BRADENTON — A dozen teachers and other employees have filed a joint lawsuit against a local prep school owner for more than $245,000 in unpaid wages.
The plaintiffs claim they worked for Bradenton Preparatory Academy from January through August of this year, and that defendant Hendrik Lamprecht had control over the private school’s funds including payroll and bank accounts. During that time, many of them only received three paychecks, said Cheryl Gaynor, one of 12 plaintiffs named in the lawsuit.
“The last paycheck I received came in April, but it was in arrears for a Feb. 15 check,” Gaynor said Monday.
Bradenton Prep lost its west Bradenton campus to foreclosure in July. Shortly after Lamprecht created a new school, Prep Learning Academy LLC, from the ashes of Bradenton Prep. He took teachers and students from the old school with plans to move them into a leased Cortez Road storefront about a mile down the road.
On Monday, both Lamprecht and his attorney called the suit baseless.
“They were working for the old company. My own teachers are paid,” said Lamprecht, now chief executive officer of The Prep, being operated out of the leased storefront where construction is under way to accommodate about 100 students in kindergarten through 12th grade. Construction is expected to be completed sometime next week, Lamprecht said.
For now, the students are being taught inside a Baptist church off State Road 64 as he awaits county approval to move students into the new facility, he said. County officials say that could take about two months.
“The interesting thing (about the most recent suit) is they sued him individually, but there is absolutely no liability on his part,” said Edwin Mulock, Lamprecht’s lawyer. “The contracts were with The Children’s Place Inc. He started up his own company. When those obligations were incurred, he was not the owner. It was still in The Children’s Place’s name.”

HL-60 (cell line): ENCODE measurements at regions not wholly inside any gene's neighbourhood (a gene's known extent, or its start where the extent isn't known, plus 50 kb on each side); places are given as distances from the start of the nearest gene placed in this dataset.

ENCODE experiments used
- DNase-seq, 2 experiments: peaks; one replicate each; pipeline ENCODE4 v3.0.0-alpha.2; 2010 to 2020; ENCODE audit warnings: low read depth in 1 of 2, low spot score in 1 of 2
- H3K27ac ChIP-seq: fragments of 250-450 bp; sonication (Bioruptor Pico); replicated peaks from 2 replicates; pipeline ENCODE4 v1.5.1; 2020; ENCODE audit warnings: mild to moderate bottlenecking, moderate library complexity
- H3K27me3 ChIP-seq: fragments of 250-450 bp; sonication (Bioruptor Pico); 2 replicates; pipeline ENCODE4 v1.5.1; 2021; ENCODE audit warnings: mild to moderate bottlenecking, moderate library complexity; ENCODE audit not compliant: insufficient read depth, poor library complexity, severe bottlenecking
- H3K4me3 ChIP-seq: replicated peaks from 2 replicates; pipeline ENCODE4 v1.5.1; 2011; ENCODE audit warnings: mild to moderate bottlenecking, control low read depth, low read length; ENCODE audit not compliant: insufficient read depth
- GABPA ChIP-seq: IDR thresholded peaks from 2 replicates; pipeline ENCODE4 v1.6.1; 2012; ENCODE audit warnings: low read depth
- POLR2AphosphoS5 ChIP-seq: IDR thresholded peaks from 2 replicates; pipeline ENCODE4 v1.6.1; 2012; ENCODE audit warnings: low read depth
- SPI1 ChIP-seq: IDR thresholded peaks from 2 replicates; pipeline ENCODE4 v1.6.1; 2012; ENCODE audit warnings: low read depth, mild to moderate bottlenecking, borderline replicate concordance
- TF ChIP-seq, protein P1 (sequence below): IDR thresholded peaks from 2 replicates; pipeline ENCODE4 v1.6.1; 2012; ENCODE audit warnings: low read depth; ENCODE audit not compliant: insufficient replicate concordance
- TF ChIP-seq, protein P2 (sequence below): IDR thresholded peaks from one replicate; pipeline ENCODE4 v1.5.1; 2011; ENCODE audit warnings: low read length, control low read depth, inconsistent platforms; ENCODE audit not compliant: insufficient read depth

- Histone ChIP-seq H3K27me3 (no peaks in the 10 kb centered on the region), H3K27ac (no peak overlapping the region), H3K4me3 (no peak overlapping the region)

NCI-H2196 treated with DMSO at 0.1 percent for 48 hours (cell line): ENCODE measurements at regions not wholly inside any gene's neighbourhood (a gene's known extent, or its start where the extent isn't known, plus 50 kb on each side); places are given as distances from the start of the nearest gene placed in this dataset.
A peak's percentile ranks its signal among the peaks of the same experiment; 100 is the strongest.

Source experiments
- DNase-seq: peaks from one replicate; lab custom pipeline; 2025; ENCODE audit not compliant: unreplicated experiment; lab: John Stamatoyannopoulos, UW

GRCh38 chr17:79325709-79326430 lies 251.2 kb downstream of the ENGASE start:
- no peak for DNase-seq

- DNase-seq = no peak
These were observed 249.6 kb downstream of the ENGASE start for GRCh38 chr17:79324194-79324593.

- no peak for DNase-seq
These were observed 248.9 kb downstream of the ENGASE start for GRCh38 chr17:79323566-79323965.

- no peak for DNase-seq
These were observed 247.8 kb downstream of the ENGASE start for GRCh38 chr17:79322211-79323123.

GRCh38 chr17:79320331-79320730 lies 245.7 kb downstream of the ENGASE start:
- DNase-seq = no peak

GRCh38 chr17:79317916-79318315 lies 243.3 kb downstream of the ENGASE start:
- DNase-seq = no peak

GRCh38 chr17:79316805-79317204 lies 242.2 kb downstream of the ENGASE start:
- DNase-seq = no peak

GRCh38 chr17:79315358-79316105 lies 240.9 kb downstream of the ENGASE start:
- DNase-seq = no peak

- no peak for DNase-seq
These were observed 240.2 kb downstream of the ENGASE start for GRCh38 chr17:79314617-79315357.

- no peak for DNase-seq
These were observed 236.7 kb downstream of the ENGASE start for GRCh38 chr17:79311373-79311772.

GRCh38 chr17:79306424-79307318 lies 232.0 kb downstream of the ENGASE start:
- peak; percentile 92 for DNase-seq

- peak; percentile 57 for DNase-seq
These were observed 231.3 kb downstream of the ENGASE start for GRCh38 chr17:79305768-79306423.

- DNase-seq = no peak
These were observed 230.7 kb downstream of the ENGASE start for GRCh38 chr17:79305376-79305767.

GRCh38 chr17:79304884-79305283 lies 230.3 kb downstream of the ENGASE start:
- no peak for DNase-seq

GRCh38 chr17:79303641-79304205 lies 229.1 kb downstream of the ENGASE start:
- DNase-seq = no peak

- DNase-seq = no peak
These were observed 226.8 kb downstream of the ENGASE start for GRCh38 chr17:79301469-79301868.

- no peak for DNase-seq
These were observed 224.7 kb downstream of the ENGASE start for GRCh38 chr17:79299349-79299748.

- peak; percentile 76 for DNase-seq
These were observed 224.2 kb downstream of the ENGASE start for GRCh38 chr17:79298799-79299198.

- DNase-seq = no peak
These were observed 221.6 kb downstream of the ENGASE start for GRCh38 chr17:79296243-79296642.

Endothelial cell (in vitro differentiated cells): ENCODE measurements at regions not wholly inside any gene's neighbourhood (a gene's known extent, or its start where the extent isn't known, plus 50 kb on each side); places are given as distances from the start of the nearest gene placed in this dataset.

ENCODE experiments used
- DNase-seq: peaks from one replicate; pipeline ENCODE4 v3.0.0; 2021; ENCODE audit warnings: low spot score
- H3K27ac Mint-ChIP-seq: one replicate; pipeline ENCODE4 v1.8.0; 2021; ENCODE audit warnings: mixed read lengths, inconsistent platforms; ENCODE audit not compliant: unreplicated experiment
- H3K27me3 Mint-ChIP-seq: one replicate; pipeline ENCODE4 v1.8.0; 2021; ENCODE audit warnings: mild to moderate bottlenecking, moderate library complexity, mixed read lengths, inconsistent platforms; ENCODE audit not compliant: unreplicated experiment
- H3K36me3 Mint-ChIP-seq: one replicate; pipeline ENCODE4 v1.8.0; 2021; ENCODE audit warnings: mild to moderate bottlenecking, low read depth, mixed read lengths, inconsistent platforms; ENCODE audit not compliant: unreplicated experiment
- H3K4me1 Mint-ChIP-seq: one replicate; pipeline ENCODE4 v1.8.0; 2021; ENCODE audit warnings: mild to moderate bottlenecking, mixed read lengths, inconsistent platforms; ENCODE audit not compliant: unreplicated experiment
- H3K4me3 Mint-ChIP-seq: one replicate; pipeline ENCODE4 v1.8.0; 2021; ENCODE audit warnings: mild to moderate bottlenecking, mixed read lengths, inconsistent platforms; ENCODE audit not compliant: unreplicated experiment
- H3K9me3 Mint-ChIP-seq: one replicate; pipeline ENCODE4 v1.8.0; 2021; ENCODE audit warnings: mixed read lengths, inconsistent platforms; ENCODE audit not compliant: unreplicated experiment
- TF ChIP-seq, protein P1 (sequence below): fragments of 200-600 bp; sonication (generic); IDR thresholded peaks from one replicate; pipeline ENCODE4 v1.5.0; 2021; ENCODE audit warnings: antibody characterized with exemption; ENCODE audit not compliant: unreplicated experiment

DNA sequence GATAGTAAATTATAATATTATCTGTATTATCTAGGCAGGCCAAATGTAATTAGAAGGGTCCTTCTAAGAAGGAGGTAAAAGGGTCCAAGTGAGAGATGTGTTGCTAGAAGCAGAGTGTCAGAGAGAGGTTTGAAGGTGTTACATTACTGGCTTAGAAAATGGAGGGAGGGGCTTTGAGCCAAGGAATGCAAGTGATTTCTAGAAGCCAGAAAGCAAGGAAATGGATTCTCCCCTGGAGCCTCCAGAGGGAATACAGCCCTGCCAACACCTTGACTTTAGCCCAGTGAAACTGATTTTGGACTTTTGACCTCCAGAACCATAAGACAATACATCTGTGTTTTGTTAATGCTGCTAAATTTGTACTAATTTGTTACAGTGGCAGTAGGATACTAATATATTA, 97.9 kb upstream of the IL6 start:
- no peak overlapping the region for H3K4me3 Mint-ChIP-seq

But Lamprecht was an investor in The Children’s Place and served as president and treasurer from Oct. 15, 2009 to March 8, 2010, according to corporation papers filed with the state.
Tommy Meyer, the Sarasota-based attorney who filed the 29-page suit on behalf of the plaintiffs Friday in Manatee County court, would not comment on Lamprecht’s contention. But he did say his clients deserve to be compensated.
“They worked very hard and cared about the kids, making sure they were provided an education while they sacrificed and were not paid,” Meyer said.
When the teachers alerted the U.S. Department of Labor Wage and Hour Board in March, Gaynor said, they were told there was nothing that could be done because the school did not have a union.
“Private school teachers are unprotected,” she said. “We had no recourse when we called. This (lawsuit) was to stand up for our rights because we did everything we needed to do. We all worked and deserve our money.”
This is not the first time Lamprecht has been sued for allegedly not paying an employee.
Bradenton Prep’s former head football coach Joe Hammond sued him last month, claiming he’s owed hundreds of thousands of dollars in unpaid salary and for a private loan to the school. Other financial problems with the former and new school include more than $1.1 million in IRS tax liens, creditors filing suits over unpaid bills, leased vehicles repossessed by lenders and state education officials attempting to suspend the school’s eligibility for public scholarship money.
All those who filed suit have found work elsewhere except for two teachers — Dominic Donatucci, who taught high school math and is retired, and Rachel McCurtain, who taught middle school English. Her husband recently got a job out of the county and she is waiting until they move to seek employment.
The other plaintiffs are Mary Conway, Elizabeth Davies, David Ditucci, Leslie Grover, Daniel Oryschak, Francisco Ramierz, Christopher Rosenke, Keith Russo and Frank Salemi.
On Monday, Gaynor estimated another half-dozen teachers and staff members at the former school were also not paid in full.
“I don’t know what the other people are doing, but I hope it’s something and not writing it off,” Gaynor said.